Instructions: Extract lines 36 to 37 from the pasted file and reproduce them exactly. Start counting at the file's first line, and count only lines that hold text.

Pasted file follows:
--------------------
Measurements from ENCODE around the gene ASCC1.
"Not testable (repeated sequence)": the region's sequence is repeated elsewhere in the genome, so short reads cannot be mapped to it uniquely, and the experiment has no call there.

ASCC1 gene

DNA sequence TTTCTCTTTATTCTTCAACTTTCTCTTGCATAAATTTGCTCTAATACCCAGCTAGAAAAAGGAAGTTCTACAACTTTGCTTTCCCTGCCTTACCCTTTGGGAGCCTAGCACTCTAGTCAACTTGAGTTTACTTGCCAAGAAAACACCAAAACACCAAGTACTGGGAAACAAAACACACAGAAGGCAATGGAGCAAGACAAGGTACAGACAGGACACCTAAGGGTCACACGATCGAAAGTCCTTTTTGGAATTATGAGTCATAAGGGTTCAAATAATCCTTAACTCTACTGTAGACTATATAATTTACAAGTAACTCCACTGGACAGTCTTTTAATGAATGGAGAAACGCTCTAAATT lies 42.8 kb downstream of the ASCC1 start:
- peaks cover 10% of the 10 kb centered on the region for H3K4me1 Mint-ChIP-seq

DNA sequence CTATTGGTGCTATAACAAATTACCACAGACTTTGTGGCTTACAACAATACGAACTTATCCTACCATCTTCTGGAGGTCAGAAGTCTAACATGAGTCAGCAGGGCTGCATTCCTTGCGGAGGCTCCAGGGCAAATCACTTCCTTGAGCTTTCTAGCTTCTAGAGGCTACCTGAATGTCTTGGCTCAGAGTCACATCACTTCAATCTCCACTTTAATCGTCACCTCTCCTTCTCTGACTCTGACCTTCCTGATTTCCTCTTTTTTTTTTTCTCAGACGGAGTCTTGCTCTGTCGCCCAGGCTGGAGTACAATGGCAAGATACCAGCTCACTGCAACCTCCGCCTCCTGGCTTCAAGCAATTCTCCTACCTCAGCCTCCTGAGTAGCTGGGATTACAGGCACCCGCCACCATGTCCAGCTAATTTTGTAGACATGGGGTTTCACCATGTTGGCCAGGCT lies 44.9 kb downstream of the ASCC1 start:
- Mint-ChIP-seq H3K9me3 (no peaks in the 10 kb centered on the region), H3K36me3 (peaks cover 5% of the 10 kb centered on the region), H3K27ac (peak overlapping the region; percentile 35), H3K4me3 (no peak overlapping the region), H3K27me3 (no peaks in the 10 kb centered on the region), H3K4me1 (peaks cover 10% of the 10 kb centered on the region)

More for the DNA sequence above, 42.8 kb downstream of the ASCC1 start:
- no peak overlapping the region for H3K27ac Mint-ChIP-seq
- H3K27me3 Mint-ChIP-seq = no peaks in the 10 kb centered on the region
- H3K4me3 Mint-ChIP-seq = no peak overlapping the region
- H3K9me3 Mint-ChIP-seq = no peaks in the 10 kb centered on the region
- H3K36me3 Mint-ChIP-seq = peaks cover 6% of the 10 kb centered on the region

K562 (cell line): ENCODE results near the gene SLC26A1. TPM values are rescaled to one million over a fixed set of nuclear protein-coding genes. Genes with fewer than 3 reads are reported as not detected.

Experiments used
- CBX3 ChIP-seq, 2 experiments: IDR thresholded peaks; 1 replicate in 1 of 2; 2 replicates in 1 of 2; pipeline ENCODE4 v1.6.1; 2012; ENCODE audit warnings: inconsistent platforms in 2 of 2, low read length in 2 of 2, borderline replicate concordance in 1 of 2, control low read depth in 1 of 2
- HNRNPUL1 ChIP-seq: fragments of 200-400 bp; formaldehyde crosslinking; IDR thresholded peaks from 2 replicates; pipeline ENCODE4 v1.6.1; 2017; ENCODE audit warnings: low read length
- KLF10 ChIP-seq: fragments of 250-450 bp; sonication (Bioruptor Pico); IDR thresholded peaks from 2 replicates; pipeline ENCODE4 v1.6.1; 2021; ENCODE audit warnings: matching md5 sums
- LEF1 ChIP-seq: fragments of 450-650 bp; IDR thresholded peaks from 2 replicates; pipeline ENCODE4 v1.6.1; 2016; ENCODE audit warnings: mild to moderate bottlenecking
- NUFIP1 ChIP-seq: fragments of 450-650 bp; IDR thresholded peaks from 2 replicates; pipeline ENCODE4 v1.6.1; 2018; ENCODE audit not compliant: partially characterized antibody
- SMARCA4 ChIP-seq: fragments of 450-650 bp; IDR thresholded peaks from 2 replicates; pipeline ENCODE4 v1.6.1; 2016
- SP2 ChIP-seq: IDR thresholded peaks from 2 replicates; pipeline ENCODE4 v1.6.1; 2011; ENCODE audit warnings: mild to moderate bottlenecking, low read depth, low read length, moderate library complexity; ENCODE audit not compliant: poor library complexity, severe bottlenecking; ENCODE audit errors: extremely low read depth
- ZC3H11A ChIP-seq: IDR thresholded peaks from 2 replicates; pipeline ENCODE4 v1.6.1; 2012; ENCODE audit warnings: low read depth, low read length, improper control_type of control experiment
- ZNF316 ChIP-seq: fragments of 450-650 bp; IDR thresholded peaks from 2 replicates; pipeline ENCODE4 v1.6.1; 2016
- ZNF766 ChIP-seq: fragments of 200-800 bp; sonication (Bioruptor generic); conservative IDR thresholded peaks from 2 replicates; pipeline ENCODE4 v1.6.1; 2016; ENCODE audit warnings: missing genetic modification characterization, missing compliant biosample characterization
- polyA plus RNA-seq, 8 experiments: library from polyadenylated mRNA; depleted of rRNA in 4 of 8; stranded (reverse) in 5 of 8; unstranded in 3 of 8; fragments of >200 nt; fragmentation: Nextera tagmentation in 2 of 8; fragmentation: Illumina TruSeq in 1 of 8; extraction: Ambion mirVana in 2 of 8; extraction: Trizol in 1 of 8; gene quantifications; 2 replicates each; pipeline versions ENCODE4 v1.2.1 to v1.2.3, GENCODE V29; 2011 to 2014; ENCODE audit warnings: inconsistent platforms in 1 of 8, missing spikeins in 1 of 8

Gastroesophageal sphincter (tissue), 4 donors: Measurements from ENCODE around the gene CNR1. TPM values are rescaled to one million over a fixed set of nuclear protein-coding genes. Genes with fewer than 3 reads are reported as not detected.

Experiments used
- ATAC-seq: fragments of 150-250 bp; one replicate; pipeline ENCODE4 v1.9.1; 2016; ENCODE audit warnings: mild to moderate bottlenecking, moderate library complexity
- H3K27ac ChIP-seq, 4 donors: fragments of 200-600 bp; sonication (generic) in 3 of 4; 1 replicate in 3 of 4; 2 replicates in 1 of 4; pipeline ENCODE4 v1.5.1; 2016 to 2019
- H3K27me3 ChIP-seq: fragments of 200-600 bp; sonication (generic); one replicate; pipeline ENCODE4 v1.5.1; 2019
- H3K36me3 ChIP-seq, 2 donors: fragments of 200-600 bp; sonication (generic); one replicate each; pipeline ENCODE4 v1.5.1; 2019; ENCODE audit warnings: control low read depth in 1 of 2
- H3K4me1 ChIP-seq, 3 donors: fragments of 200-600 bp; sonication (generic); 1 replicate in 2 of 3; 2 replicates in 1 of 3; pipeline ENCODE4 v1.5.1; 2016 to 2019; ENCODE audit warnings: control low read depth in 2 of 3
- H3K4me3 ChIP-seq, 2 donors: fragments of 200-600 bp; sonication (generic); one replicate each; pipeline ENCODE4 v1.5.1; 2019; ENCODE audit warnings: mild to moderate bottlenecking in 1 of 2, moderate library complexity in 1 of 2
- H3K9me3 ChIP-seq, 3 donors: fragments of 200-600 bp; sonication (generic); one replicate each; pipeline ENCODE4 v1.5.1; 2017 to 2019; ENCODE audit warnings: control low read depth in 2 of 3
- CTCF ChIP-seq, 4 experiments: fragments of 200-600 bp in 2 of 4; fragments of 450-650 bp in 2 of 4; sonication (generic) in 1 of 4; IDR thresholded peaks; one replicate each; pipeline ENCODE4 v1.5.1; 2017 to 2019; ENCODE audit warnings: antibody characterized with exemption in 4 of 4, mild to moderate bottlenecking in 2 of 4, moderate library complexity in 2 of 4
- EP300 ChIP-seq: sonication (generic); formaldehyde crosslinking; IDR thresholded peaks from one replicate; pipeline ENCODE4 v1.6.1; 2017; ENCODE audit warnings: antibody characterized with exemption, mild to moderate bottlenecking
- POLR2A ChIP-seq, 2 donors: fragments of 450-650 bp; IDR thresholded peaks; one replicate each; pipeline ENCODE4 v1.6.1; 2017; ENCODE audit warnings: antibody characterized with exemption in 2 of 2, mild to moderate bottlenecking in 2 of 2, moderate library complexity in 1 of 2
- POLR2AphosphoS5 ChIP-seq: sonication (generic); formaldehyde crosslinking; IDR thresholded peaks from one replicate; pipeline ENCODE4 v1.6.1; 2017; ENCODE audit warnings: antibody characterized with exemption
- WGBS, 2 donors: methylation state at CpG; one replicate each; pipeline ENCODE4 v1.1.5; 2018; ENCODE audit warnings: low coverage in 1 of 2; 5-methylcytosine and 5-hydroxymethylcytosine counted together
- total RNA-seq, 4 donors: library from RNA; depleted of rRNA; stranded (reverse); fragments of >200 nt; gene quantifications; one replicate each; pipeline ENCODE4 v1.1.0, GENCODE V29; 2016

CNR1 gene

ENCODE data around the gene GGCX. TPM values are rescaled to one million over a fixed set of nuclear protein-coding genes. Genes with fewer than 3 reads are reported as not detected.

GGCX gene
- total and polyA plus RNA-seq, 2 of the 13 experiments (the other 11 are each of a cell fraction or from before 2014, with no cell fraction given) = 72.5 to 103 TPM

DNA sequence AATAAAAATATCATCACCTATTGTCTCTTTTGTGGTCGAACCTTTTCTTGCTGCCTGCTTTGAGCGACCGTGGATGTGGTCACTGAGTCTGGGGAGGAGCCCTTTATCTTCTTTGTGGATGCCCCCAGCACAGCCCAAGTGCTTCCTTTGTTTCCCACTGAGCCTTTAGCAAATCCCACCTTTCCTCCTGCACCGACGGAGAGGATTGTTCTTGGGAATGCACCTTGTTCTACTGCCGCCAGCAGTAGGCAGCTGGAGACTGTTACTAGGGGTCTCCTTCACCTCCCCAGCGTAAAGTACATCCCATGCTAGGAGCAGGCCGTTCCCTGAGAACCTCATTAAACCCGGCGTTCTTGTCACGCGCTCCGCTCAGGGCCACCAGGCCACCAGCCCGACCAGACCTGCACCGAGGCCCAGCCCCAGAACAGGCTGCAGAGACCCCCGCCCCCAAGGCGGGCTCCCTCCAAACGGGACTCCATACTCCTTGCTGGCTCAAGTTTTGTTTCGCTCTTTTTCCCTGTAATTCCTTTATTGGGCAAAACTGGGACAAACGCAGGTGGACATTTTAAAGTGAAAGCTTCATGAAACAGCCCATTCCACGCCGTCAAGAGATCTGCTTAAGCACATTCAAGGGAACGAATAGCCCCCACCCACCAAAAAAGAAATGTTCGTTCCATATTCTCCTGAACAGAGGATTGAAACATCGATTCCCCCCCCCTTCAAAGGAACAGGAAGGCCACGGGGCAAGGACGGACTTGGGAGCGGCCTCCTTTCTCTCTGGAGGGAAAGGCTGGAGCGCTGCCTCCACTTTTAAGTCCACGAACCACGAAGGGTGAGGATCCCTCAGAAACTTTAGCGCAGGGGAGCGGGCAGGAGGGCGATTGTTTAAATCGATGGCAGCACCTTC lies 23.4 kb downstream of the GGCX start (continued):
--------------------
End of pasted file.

- CTCF ChIP-seq, 4 experiments: fragments of 200-600 bp in 2 of 4; fragments of 450-650 bp in 2 of 4; sonication (generic) in 1 of 4; IDR thresholded peaks; one replicate each; pipeline ENCODE4 v1.5.1; 2017 to 2019; ENCODE audit warnings: antibody characterized with exemption in 4 of 4, mild to moderate bottlenecking in 2 of 4, moderate library complexity in 2 of 4
- EP300 ChIP-seq: sonication (generic); formaldehyde crosslinking; IDR thresholded peaks from one replicate; pipeline ENCODE4 v1.6.1; 2017; ENCODE audit warnings: antibody characterized with exemption, mild to moderate bottlenecking